Falling in Love … With a Poem

April is National Poetry Month, and I’m honored to welcome nationally-acclaimed children’s poet Kristine O’Connell George as a guest blogger on Corkboard Connections. Kristine is one of my favorite children’s poets, and I know you’ll love her work, too! Kristine shares her love of poetry with us and offers tips for teachers who want to foster a love of poetry in their students.

Falling in Love … With a Poem

by Kristine O’Connell George

Have you ever fallen in love with . . . a poem? One of my first loves was tall and thin with a rhythmic, thoughtful voice. There was a touch of mystery.

The poem begins:

This is my rock,
And here I run
To steal the secret of the sun;

I first heard David McCord’s poem in the first of what would be many, many classes with noted poet and anthologist, Myra Cohn Livingston. Suddenly, I was no longer in a classroom with adults; I was nine years old again, running down the street to my special rock. (Read the rest of the poem and learn more about McCord here.)

I fell head over heels for this poem—not at first sight, but at first hearing—because it kindled a personal connection. Did I know or care that the stanzas were tercets? That repetition of the first line provided structure? No. Had Myra launched into an analysis after reading the poem to my class, she would have broken my connection with the poem and squashed the magic that McCord’s words had woven for me.

Sometimes, I worry that we have turned poetry into the literary equivalent of broccoli. Or Brussels sprouts. Something you should eat because it’s good for you. Yuck! Too many see poetry as difficult and feel inadequate—uncertain and uneasy. Sometimes, even unsure as to how a poem is supposed to be read aloud.

The poets I know do not write poems as showcases for literary devices. They do not slip in a simile, add a touch of assonance or off-rhyme, and wrap it up in an anapestic rhythm to bedevil and torment teachers and small children.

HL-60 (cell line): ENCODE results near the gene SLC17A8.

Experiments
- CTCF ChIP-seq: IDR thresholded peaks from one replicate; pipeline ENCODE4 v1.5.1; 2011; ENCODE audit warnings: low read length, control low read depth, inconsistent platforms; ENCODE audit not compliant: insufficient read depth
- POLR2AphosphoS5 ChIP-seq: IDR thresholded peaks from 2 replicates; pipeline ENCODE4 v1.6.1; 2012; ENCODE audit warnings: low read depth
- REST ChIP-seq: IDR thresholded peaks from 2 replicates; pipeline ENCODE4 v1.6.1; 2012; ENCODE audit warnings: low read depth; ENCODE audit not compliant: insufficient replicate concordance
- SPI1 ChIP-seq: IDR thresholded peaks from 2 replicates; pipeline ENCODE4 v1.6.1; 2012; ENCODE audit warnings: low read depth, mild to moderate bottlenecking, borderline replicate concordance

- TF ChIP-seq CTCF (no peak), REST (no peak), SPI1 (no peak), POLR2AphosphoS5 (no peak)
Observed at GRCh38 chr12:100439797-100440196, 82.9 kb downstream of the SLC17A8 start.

The poets I know write, revise, and struggle with words to create their poems because something touched them deeply. Amazed them. Tickled them. They write because they want to share these feelings with others. They write—as I do—because we hope our poems will be read aloud and perhaps an unseen reader will share our delight. I like to think that David McCord had his own special rock where he “met the evening face to face.”

The late Charlotte S. Huck, Professor Emeritus of Ohio State, told me that she always read poems twice to her students. (She felt that since so much meaning is packed into a poem, kids needed to hear a poem at least twice.) She read poems aloud. No discussion. No analysis. Charlotte felt that—over the course of a school year—students would absorb, internalize, and begin to truly appreciate poetry. That they would hear and begin to understand the amazing things language can do and begin to use some of these tools in their own writing.

Charlotte also noticed the same thing that I have observed: It’s easy to read a funny poem aloud. The kids laugh! However, students often give us blank stares when it’s a thoughtful poem. They twiddle their shoelaces; we assume they did not understand the poem and we stop to explain it. However, Charlotte noted that it was often the thoughtful poems with surprising images that students would remember months later. While it might seem as if students are not paying attention, they’re listening and if they make a personal connection with a particular poem, they will take it into their hearts. I believe we need to trust that this process works, and get out of the way of a poem. Allow a poem to live and breathe before we analyze, dissect, and label its parts.

Celebrate Poem in Your Pocket Day

Poem in Your Pocket Day is a perfect way to share a love for poetry with your students. Find a poem you love. Share it. Simple! Each year this special day is celebrated in April, but the date changes from year to year. Click here to find out when it’s celebrated this year.

So, how to find those poems you love? While there are reams of poetry on the Internet, I often find myself whizzing and clicking—never giving the poems I find the time and attention they deserve. Instead, I prefer to discover the poems I’ll share with children the old-fashioned way—in books.

Anthologies are a good place to start. Read some of the poems aloud. You might find the perfect poem for your pocket or discover a poet whose work you want to explore further. Here are some resources you might find helpful for celebrating poetry this month and all year long:

Or, listen to poetry readings on the Internet. Here are some links to get you started:

What poems will you share this year? I’d love to hear what you have planned!

Kristine O’Connell George is one of the principal voices in contemporary children’s poetry. Since her first highly-acclaimed book, The Great Frog Race, was published in 1997, Kristine O’Connell George’s poetry has generated excitement and earned honors and praise. Awards for her books include the Lee Bennett Hopkins Poetry Award, the Golden Kite, Claudia Lewis Poetry Awards, and many, many more. Visit her website to learn more poetry teaching tips and to find teacher guides for her books.